–Garrett Dash Nelson

 

 

Shaw, Mississippi

There used to be a baseball diamond in these fields. My landlord’s father, who built this house here seventy-five years ago, was known as a great ball player. There are just horses now, and 1500 acres of farm. At night it’s completely black; we’re the only house for a mile. There’s a note in my bedroom closet that says there are ghosts, too. They’re nice ghosts, it says, and I should talk to them. I’ve been here for a week, but I haven’t heard them yet.

–Boyce Upholt

 

 

Washington, DC

We looked for our first house for nearly a year. As an adult, I’d never stayed in one place long, and the idea of putting down roots both thrilled and terrified me. When we first walked into this sunroom and looked out at the backyard, with its stately trees and overgrown garden, we knew it would be ours. Now, months later, the roof has leaked and the plumbing has broken and homeownership is always harder than you expect. But every time I look at the window, I know I am home.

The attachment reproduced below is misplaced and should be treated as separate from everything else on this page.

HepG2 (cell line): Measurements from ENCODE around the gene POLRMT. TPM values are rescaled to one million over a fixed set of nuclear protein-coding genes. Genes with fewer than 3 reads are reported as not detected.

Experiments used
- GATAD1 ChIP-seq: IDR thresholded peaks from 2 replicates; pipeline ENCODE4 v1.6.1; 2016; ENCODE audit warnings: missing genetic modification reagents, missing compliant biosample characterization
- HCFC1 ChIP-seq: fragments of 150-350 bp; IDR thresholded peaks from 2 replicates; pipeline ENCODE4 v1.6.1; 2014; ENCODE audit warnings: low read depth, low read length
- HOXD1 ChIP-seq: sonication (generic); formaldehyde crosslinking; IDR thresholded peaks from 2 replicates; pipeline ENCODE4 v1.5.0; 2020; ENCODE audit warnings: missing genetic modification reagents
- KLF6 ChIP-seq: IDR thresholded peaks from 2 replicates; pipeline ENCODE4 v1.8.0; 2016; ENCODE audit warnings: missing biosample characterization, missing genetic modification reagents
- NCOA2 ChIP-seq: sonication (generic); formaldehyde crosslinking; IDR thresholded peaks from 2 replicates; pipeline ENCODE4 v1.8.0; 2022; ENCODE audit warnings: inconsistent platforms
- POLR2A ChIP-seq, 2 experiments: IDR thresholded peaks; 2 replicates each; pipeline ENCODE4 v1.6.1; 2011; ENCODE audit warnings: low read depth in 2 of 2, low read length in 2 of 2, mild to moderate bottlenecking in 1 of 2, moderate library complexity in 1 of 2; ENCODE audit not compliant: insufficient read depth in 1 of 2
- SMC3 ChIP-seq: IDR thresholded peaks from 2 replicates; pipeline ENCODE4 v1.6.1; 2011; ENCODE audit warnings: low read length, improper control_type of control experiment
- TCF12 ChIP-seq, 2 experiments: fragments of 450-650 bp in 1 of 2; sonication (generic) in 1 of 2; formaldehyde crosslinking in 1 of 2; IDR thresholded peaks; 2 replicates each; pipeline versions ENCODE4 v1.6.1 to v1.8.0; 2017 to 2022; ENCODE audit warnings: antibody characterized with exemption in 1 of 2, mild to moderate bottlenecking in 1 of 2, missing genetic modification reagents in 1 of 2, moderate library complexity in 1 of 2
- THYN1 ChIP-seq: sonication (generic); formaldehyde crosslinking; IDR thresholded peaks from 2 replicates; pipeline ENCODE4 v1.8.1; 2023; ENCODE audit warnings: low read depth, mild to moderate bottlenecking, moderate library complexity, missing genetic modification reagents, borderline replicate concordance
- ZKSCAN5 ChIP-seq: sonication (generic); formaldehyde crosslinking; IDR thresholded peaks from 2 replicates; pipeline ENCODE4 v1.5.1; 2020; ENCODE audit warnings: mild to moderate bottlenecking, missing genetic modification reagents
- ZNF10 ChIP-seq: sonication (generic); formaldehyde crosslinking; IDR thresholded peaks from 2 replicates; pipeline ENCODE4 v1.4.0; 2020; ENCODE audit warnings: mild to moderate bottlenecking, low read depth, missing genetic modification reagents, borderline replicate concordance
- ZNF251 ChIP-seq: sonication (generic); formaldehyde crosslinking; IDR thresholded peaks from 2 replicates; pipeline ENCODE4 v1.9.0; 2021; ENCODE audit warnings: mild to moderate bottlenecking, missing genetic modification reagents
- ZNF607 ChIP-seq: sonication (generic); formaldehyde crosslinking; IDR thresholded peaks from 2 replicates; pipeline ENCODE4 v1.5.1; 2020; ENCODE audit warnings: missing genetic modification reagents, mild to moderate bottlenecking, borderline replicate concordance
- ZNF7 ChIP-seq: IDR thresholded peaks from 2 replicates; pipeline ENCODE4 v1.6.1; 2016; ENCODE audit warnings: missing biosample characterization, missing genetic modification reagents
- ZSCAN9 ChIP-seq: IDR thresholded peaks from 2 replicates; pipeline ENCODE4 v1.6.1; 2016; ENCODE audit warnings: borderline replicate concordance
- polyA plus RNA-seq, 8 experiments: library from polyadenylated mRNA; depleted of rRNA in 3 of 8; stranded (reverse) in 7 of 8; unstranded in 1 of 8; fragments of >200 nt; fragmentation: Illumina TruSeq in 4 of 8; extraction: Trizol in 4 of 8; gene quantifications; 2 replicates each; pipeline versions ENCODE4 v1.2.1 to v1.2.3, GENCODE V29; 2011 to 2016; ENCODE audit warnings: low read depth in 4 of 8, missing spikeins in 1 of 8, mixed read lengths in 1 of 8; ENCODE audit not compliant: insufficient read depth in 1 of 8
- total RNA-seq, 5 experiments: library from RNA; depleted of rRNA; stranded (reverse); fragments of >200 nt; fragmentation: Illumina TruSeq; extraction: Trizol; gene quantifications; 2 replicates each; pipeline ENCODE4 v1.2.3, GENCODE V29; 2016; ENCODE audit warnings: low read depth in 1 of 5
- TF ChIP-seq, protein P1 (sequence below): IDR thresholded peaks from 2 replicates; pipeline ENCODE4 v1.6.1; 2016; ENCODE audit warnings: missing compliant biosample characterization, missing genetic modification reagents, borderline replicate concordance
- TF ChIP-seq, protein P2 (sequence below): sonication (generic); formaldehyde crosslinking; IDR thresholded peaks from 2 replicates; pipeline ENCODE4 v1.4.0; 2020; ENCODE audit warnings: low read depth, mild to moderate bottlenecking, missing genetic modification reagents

–Melody Wilson

 

Dayton, Ohio

Dogwoods, lindens, Japanese maples, sycamores — that’s pretty much all I can see from the front window of 16 van Buren St. Hidden under all that foliage is a brick-cobbled street and little gardens tended by people who didn’t grow up here. Mornings in the springtime turn up uncomfortably dressed teenagers trailed by parents and young women toting fold-up reflectors for photographers from the portrait studio around the corner. And at noon on July 4th, a five-minute-long parade will trickle by with one fire truck, kids pulled in wagons, some old guy in some old car, and a whoever-shows-up band. In front of the vaguely Latinate house on the corner and its wrought iron balcony railings, New Orleans flickers in the music for a few strange seconds.

–Aaron Wolpert